Tuesday, September 11, 2007

Fleck on Structured Investment Vehicles

by Calculated Risk on 9/11/2007 09:35:00 PM

From Bill Fleckenstein: Leveraged Black Boxes (Fleck's Site):

Note: Excerpted with permission. SIV: Structured Investment Vehicles.

"... though London appears to be the epicenter of conduit angst these days, our homegrown Citicorp appears to have plenty of exposure. That, according to the Lord of the Dark Matter, who in an email to me rattled off the following list of its SIVs: Beta Finance, Centauri, Dorada, Five Finance, Sedna Finance, Vetra Finance, and Zela Finance. He was able to obtain a portfolio commentary for Beta Finance ...

First of all, for those folks who can't quite wrap their arms around what an SIV, SPIV, or conduit is, those names all stand for pretty much the same thing -- special-purpose entities that reside off balance sheet. Think of them as virtual S&Ls, which can be quite sizable. ... And, because they're off-balance-sheet, they operate with little regulation.

The better question is: why these entities exist in the first place, and in such size. I think we know the pat answer -- so that financial institutions can employ them and utilize even more leverage than they are legally allowed to. ... Citicorp notes that the leverage in this particular vehicle, Beta Finance, is "only 14.24 times." Thus, Citicorp, a leveraged entity, owns a gaggle of leveraged S&Ls. ...

Next, Citicorp says: "We highlight that all US CMBS exposure is super-senior." What I find interesting in that comment: They've taken pains to note that their commercial mortgage-backed paper is the highest rated -- implying that there might be a problem with lesser-rated tranches of commercial mortgaged-backed paper.

That echoes a data point provided by someone wishing to remain anonymous, who resides near the top of the lending food chain at one of the world's largest banks. The source indicated to me that commercial mortgage-backed securities will also see problems. Though I did not get the impression from her that the timing was imminent, the weakness in the commercial version of the ABX index indicates that some pain is already being dispensed, even if there has been little spilled on this subject."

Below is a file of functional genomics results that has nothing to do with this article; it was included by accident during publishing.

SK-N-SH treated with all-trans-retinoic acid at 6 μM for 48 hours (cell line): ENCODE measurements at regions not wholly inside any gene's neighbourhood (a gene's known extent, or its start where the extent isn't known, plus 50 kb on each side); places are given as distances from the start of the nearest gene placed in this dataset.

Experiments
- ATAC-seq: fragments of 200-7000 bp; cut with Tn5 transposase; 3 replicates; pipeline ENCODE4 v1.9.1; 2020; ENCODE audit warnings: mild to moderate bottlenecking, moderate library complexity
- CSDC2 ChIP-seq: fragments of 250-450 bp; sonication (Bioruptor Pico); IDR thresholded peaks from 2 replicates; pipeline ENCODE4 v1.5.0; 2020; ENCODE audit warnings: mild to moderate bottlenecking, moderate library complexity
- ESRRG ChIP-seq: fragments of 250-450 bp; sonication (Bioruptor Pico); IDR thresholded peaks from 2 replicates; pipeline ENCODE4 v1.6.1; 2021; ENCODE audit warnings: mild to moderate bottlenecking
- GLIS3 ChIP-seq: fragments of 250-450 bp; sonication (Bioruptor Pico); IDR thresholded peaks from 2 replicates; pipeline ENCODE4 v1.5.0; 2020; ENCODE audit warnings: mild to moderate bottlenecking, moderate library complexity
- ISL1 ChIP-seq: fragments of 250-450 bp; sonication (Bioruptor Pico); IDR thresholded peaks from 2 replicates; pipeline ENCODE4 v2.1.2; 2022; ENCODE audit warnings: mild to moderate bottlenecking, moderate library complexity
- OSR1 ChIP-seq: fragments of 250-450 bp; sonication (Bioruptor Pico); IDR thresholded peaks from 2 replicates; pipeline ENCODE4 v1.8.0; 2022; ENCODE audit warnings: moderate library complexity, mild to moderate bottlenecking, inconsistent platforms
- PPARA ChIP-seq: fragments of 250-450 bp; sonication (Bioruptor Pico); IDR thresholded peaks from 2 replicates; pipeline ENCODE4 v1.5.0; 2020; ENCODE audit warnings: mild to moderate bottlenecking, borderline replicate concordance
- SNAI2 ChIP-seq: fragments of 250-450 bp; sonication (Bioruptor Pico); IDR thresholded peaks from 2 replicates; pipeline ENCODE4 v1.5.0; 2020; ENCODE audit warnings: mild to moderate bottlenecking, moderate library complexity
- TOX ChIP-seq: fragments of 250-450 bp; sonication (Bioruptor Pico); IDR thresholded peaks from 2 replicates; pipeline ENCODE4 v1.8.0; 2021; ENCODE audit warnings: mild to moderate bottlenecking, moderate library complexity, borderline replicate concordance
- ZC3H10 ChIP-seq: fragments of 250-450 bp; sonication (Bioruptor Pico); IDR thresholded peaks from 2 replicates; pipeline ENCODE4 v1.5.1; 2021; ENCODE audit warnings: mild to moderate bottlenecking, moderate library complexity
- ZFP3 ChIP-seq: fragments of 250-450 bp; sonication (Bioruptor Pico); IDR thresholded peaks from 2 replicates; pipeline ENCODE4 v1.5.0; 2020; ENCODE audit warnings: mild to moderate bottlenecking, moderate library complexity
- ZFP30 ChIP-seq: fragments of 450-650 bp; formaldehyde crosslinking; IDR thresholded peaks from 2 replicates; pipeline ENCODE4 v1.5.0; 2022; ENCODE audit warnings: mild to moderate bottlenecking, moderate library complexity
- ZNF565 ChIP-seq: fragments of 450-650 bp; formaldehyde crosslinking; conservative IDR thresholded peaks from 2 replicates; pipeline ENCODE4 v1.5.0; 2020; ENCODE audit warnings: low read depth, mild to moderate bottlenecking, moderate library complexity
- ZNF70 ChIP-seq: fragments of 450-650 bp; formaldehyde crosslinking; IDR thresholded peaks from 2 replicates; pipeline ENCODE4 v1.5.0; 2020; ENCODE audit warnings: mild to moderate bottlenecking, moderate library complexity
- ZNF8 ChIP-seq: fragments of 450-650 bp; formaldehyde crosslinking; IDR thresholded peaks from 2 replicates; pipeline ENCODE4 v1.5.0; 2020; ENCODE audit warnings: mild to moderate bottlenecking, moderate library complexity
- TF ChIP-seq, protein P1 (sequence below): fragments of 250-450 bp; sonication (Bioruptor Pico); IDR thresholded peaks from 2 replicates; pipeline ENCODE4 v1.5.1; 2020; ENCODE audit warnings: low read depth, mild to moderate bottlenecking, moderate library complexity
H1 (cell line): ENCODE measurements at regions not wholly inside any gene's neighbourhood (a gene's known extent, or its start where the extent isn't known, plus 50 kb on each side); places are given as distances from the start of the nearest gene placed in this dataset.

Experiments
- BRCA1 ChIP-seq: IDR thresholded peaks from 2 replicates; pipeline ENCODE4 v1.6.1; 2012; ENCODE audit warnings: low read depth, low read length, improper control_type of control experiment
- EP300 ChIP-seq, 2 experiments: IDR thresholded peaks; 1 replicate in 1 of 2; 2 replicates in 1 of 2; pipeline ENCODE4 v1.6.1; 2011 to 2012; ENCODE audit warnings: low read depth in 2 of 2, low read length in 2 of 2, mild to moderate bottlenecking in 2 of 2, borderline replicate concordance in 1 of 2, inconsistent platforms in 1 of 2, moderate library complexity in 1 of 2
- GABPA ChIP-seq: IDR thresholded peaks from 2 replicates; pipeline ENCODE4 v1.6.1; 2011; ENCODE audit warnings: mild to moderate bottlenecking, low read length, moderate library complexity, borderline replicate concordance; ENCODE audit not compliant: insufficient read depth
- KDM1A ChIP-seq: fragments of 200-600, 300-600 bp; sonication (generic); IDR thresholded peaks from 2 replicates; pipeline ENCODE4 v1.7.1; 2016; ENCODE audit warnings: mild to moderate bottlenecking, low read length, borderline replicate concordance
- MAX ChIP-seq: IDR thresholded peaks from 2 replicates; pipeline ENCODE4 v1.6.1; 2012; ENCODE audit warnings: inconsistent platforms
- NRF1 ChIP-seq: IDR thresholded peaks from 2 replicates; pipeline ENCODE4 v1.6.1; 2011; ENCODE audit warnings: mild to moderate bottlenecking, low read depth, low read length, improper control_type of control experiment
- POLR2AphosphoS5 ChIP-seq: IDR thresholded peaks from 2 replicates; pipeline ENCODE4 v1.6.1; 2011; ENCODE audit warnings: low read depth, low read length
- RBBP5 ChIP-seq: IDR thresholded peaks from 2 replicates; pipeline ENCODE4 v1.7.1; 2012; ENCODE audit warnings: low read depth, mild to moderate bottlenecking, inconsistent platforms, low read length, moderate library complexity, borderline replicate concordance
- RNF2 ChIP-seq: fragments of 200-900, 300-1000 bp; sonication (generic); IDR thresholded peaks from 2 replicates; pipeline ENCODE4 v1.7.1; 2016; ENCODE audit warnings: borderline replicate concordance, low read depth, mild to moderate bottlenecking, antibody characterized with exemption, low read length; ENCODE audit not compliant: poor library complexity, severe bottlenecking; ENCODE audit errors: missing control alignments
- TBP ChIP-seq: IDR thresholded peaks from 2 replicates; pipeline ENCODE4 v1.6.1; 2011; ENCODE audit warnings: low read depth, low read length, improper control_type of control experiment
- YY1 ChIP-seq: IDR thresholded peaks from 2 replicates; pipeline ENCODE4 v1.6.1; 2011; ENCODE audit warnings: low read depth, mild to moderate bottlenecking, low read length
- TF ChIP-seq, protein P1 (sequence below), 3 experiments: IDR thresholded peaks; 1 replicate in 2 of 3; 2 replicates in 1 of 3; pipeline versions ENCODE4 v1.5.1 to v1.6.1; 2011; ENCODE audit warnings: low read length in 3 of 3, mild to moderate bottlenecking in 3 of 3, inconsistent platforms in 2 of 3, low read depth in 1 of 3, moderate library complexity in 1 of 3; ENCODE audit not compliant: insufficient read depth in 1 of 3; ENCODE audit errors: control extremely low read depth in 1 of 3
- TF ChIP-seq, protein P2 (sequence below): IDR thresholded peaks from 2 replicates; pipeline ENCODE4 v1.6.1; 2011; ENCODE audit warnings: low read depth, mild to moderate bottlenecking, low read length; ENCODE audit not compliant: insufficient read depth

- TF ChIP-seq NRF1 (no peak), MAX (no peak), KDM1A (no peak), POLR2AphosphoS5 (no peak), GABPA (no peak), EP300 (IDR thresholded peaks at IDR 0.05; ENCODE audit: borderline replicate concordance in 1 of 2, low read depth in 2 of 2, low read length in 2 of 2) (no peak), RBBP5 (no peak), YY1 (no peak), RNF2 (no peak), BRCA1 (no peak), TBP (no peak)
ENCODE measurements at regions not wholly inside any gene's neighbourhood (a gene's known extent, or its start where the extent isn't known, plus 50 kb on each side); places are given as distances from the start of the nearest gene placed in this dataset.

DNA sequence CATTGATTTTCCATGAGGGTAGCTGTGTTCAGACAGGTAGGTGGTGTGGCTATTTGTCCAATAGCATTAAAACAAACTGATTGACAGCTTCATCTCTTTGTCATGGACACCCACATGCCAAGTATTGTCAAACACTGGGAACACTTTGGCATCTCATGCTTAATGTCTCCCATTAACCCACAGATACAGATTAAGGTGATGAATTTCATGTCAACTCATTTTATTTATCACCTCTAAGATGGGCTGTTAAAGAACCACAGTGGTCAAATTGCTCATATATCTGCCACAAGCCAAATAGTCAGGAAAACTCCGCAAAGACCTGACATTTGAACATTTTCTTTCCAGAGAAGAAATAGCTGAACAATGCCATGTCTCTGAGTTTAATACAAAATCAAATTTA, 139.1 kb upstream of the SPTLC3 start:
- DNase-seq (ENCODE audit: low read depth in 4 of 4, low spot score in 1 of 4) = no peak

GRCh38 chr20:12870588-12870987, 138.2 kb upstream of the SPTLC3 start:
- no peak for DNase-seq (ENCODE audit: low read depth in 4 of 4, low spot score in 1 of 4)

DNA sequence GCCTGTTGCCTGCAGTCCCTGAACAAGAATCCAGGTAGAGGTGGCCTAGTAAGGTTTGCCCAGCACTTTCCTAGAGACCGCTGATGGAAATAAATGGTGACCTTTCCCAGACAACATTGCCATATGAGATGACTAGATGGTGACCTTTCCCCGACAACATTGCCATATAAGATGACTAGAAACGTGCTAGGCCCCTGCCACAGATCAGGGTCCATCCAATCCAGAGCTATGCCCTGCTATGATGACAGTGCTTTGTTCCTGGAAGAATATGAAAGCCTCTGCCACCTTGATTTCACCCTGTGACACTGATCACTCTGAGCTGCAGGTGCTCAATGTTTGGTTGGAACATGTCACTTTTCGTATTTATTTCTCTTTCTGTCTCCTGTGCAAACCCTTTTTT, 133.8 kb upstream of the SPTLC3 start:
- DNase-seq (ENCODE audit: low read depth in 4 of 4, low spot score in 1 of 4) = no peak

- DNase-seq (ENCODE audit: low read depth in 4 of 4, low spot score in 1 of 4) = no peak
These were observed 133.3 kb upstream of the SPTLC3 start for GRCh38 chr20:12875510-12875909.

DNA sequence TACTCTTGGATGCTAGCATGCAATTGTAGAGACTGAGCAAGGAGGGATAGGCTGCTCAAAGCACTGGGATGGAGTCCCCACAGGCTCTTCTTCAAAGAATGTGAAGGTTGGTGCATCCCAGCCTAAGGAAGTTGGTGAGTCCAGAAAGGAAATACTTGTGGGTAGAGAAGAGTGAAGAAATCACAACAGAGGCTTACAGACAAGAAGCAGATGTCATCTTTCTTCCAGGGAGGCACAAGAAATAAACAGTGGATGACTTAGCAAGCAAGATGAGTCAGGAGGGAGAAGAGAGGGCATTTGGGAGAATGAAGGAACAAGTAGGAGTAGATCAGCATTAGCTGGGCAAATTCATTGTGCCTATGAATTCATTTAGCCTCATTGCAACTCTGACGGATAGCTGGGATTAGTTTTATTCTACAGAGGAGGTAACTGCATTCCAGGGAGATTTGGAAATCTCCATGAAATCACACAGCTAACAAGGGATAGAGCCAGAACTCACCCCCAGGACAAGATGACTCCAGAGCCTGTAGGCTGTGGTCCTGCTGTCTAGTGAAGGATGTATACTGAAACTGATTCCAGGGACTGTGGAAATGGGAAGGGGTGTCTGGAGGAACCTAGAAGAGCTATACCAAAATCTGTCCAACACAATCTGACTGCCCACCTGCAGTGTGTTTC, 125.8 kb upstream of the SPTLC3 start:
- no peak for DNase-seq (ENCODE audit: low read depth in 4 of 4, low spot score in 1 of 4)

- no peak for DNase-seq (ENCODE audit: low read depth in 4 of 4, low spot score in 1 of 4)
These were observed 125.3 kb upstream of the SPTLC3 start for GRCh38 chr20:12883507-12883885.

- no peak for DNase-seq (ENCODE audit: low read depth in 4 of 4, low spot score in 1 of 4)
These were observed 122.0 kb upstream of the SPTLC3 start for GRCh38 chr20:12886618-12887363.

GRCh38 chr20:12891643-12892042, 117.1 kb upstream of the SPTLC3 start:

Note: According to Goldman Sachs, the problem is more acute in Europe, because the European regulations allow SIVs that would be on balance sheet in the U.S., to stay off balance sheet in Europe.

Earlier this year from Fleck:
January 14, 2007:
... a former top executive at a subprime lender (whose chronicling of the unwind has been amazingly accurate and timely), told me that serious issues are developing, and that large companies like New Century Financial (NEW, news, msgs), Accredited Home Lenders (LEND, news, msgs) and NovaStar Financial (NFI, news, msgs) will, in his words, "hit the wall" very soon.
January 30, 2007:
Turning to the subprime industry, once again I heard from my friend who has been staggeringly accurate. He continues to feel that things are about to really get worse. In an email to me, he wrote: "Scratch and dent loans are killing everybody. Bids that were 92 or 93 are now low to mid-80s. It is a bloodbath, and is pressuring even strong companies to buckle. NO ONE is making any money in the market right now. We are at a point of no return for many. The next two weeks will be wild."
Note: A wild two weeks indeed as subprime blew up in early February.

March 14, 2007:
My friend in subprime updated me last night, as follows: "The Alt a space has deteriorated very quickly, but not yet public. $40 billion in subprime still waiting to find a home. No loans will be bought at attractive prices until May production as it will be underwritten to new guidelines. The triple bbb's are a mess. The hedge funds that bought it are all in trouble. ... warehouse guys and Alt a guys are now next. Alt a guys may be worse as less insurance on those loans to protect them. The loan sizes are bigger as well."